Georgy Girl (1966)
Georgy Girl (1966)
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Critic Reviews for Georgy Girl
A charming comedy reflecting the mores of the 1960s swinging London, Georgy Girl has not dated particularly well, but the acting is good, particularly Lynn Redgrave in the lead and James Mason in the supporting role.
Classic British Invasion flick with a slightly sour tone.
Audience Reviews for Georgy Girl
Georgy Girl is a sad commentary on the choices available to a frumpy girl in the 1960's. Nonetheless, it is an enjoyable movie.
Georgy is my favourite teen character from the sixties. This movie is both realistic and comic. It's a great story , and I really enjoyed this movie.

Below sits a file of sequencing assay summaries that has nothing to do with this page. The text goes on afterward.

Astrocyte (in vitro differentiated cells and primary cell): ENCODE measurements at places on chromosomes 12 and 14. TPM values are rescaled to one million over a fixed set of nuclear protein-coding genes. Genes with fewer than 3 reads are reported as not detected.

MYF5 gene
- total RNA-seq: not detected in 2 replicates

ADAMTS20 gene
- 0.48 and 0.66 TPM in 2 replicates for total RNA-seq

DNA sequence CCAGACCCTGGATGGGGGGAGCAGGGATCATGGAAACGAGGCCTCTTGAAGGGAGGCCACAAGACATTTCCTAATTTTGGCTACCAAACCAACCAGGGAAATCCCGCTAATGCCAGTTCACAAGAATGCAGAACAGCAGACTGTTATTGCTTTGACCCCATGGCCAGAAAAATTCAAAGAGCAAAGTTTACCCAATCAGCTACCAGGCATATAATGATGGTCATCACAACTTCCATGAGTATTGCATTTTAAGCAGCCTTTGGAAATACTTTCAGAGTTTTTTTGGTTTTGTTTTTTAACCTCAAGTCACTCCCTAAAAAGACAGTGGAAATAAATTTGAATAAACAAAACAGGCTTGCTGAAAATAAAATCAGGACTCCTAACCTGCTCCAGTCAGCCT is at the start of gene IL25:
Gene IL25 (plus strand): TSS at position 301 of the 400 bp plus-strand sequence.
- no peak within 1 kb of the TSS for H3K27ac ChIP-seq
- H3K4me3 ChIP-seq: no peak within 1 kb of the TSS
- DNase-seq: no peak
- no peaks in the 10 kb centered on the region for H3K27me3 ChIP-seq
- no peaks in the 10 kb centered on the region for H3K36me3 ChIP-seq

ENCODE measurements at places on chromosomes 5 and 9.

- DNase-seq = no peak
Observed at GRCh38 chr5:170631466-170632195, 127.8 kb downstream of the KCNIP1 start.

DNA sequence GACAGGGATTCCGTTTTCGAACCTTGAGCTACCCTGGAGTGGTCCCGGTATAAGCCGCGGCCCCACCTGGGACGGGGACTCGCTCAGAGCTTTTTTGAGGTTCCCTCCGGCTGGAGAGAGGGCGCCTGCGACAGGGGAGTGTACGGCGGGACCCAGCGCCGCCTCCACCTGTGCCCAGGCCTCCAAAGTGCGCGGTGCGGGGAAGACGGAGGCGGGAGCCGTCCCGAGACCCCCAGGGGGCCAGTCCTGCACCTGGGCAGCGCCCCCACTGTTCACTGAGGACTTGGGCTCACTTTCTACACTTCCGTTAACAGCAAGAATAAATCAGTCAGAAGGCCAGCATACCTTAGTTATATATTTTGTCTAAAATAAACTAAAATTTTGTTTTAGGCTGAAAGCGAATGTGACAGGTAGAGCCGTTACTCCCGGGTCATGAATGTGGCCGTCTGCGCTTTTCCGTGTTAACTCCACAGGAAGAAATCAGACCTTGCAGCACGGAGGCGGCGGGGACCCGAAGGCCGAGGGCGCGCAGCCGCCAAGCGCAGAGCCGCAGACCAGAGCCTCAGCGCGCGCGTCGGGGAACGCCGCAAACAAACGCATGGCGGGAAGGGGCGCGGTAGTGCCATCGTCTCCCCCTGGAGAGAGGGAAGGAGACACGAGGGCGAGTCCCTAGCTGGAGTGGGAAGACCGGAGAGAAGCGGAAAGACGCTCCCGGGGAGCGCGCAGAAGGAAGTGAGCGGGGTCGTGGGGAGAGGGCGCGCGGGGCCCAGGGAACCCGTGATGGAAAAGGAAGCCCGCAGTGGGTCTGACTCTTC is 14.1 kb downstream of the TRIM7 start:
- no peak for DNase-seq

Georgy Girl is a surprisingly oddball 60s film, odd in that in the battle of the generation gap, it doesn't take sides... everyone is equally lousy. The baby-boomers are self-obsessed, narcissistic children who never take responsibility for their actions. The adult generation is also self-obsessed, though to a lesser extent. Georgy (Lynn Redgrave) is the conscience of the movie, the one good person in the sea of cynicism. Her father is a butler for a millionaire (James Mason, reviving his creepy old guy role from "Lolita"), who though he is 49, is projecting some sort of love onto the younger Georgy. She's all too content to run away from him and his request that she be his "mistress" to spend time with her Meredith, her violinist roommate. Jos, Meredith's boyfriend, often stays in the house alone with Georgy (waiting for Meredith to come home from her many dates with other men), and the two strike up an interesting relationship. But soon, Meredith becomes pregnant and out of boredom decides to "keep this one" and get married to Jos. I still can't get over the fact that a movie made in the 60s would portray young people in such a negative light, Meredith is basically a monster and Jos is emotionally stunted (at one point declaring "i'm Peter Pan!", as if to spell it out for us completely). That Georgy associates with either of these people only attests to the low self-image she has. She feels herself to be ugly on the outside, but in reality it's her friends who are the ugly ones. It fairly brutally attacks the institution of marriage, none of the characters, save one, marries for love. It deals with other racy issues (especially for the 1960s) such as pre-marital sex and abortion, rather cavalierly (well, this was a british film). I also enjoyed the musical score, both the original pop song and the harpsichord incidental music. The movie attempts some light-hearted moments, but the humor is very 60s and very British, lots of alien words and people jumping around. But this isn't a movie I'd recommend on the basis of it's comedy. It's actually very hit-and-miss, some questionable performances and writing in spots make it occasionally seem like an afterschool special. The general apathetic tone of the movie makes it seem more nihilistic than happy-go-lucky, so like I said at the beginning, it's an oddball mixture to say the least.
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